Battle Pandemic Boredom

Discover unlimited, natural magic less than an hour away

RAPID CITY, S.D. — These are hard days, mid-November of 2020, with Covid-19 bringing us sickness and death and fear of our neighbors who might infect us with the virus.

Those of us who can are urged to stay home, avoiding contact with others. We mask when leaving the house, we maintain “social distancing,” which means staying at least 6 feet from others. We see our family, friends, and co-workers only on computer screens.

It can be a grind but there is a way to make it more bearable.

Discover the magic that awaits you no more than an hour from town.

Jump in your car and head onto the mighty prairies to the east or plunge into the remote areas of western South Dakota’s Black Hills. Take a camera if you are so inclined.

The healing power of nature, of being outdoors, is widely documented.

Virus or no virus, I am never happier than when wandering some narrow path through the mountains, not sure where I’ll come out and not really caring. (But I can make this promise: If you get yourself good and lost, you definitely will not be bored.)

I am happy to share these pictures of favored places, especially for the benefit of those who might be new to the area, but also for those who have lived here so long they have forgotten the beauty of this wonderful land.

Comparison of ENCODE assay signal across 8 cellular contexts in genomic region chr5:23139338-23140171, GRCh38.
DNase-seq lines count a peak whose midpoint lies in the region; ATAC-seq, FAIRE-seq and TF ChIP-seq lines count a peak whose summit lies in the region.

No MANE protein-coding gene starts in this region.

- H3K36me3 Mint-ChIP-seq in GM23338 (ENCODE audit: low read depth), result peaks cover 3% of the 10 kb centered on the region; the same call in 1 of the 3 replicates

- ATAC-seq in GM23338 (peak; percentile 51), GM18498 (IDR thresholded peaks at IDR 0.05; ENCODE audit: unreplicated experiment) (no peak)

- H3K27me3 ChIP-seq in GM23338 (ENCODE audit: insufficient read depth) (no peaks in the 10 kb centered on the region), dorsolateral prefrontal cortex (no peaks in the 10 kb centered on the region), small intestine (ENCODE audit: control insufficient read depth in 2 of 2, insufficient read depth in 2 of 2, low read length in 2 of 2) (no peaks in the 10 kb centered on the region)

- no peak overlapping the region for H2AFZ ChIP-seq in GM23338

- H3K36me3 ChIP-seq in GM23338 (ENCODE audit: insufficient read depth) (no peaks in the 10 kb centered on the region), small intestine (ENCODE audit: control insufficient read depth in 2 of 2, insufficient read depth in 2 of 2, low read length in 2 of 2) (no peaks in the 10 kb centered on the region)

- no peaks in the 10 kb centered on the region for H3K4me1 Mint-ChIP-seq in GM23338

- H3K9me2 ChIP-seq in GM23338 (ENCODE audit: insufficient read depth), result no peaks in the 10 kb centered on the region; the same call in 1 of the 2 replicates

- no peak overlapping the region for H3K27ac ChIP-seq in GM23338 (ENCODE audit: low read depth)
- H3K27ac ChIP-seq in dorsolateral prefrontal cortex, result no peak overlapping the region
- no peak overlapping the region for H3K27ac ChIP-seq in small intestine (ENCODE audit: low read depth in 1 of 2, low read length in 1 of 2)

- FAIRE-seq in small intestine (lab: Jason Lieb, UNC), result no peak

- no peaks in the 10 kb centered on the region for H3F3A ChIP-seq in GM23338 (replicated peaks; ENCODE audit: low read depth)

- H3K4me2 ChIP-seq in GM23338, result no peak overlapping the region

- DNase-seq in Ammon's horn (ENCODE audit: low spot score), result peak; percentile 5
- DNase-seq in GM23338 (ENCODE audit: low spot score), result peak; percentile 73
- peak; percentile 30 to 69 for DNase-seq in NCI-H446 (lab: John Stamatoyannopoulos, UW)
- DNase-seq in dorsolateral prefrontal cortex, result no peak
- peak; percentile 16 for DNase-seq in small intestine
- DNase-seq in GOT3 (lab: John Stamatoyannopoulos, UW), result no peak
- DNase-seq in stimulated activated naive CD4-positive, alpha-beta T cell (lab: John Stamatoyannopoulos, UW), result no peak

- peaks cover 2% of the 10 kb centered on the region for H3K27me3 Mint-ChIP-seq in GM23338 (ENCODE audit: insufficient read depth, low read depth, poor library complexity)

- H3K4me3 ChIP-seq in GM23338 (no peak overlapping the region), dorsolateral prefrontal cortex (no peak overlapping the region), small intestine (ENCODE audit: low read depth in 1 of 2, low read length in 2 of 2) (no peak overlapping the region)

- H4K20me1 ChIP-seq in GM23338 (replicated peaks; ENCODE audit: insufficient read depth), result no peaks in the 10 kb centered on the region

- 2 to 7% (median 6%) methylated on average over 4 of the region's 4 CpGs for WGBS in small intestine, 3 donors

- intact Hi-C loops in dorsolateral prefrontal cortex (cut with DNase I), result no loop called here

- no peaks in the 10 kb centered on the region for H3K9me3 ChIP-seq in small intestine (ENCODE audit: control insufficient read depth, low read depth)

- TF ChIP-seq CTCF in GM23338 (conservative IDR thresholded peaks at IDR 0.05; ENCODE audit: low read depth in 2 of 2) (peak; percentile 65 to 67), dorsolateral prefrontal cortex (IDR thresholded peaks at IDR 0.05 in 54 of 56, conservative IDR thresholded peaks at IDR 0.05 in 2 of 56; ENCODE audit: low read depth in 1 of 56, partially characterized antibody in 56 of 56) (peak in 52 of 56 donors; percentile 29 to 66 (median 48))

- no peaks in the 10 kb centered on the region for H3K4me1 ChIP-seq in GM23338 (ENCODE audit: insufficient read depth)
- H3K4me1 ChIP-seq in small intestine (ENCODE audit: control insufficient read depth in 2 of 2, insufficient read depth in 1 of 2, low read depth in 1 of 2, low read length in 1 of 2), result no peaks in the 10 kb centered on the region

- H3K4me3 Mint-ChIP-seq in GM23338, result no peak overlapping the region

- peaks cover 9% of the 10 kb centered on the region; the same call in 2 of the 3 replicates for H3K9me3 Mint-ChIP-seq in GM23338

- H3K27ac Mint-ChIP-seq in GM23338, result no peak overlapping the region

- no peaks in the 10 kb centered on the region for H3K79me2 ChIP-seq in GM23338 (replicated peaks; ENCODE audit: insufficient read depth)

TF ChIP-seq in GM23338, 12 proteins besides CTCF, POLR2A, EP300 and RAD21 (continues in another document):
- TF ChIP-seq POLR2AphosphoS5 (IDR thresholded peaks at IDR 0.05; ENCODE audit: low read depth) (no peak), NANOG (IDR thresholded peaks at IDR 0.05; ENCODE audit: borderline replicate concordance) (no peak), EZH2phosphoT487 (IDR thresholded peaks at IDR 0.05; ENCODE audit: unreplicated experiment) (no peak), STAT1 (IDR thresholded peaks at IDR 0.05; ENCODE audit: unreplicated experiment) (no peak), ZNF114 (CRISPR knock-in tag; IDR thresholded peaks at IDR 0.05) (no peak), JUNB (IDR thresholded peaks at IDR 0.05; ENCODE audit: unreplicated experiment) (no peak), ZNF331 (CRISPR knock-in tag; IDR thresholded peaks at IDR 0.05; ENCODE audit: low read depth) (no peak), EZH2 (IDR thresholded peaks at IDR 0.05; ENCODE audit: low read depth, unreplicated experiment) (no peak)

The Custer State Park Elks Club meets on a sunny hillside, suspending club business long enough to pose for this photo.
This is Pactola Reservoir, undoubtedly (I contend) the most beautiful large lake in South Dakota. Pactola is filled by Rapid Creek, and the sprawling Rapid Creek watershed has the misfortune to contain the promise of gold. Exploration is under way and should there be a major strike, the toxic mess of mining could damage our pure water.
Every spring we escape winter (and this year’s virus lockdown) by traveling the prairies east and north of town to listen to meadowlarks sing. And sing they do. As you crunch slowly along a remote gravel road you can hear them, even with the windows rolled up. We encountered this abandoned ranch home on one such trip. Probably several generations of ranch folks were raised there, perhaps moving elsewhere when the well went dry. Or maybe they just built a nicer house.
As you escape the madding crowds of Rapid City and head into the Black Hills in search of sanitary solitude, you might like to see one of the most beautifully situated mountain villages ever. It is Silver City. Head west out of town on Rimrock Highway (Highway 44), take a right when you come to Highway 385, and drive a few miles to the well-marked Silver City turnoff. Keep going until you run out of road. This photo was taken from high on a hillside opposite the village.
Granddaughter Lily paddles her kayak on spectacular Jenny Gulch. The gulch is an extension of Pactola Reservoir, the biggest lake in the Black Hills and the source of water for Rapid City, Ellsworth Air Force Base and points east.
All teen girls are beautiful (I have raised enough of them to know) but there is always one who stands out. And here she is: The Belle of the Ball at Custer State Park.
It will take most of your hour to get there, but it’s worth the trip. Deerfield is for the anglers, sail boaters, paddlers of canoes and kayaks and other quiet pursuits. It’s a no-wake lake, and if you go roaring around in your power boat, you’re going to get fined. There are also several campgrounds if you want to extend your hour.